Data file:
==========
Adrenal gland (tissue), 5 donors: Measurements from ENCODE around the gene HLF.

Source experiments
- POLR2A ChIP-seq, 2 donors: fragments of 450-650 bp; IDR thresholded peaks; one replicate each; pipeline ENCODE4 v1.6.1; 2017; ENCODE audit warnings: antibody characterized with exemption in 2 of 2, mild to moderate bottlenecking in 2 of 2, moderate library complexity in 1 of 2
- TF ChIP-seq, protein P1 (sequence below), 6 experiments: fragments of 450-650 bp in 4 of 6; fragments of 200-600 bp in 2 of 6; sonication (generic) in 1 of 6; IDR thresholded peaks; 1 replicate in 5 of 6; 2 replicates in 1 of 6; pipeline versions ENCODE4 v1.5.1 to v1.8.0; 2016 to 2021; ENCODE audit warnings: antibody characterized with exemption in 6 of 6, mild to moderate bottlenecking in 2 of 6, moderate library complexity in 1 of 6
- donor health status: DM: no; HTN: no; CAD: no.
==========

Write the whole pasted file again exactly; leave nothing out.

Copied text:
Adrenal gland (tissue), 5 donors: Measurements from ENCODE around the gene HLF.

Source experiments
- POLR2A ChIP-seq, 2 donors: fragments of 450-650 bp; IDR thresholded peaks; one replicate each; pipeline ENCODE4 v1.6.1; 2017; ENCODE audit warnings: antibody characterized with exemption in 2 of 2, mild to moderate bottlenecking in 2 of 2, moderate library complexity in 1 of 2
- TF ChIP-seq, protein P1 (sequence below), 6 experiments: fragments of 450-650 bp in 4 of 6; fragments of 200-600 bp in 2 of 6; sonication (generic) in 1 of 6; IDR thresholded peaks; 1 replicate in 5 of 6; 2 replicates in 1 of 6; pipeline versions ENCODE4 v1.5.1 to v1.8.0; 2016 to 2021; ENCODE audit warnings: antibody characterized with exemption in 6 of 6, mild to moderate bottlenecking in 2 of 6, moderate library complexity in 1 of 6
- donor health status: DM: no; HTN: no; CAD: no.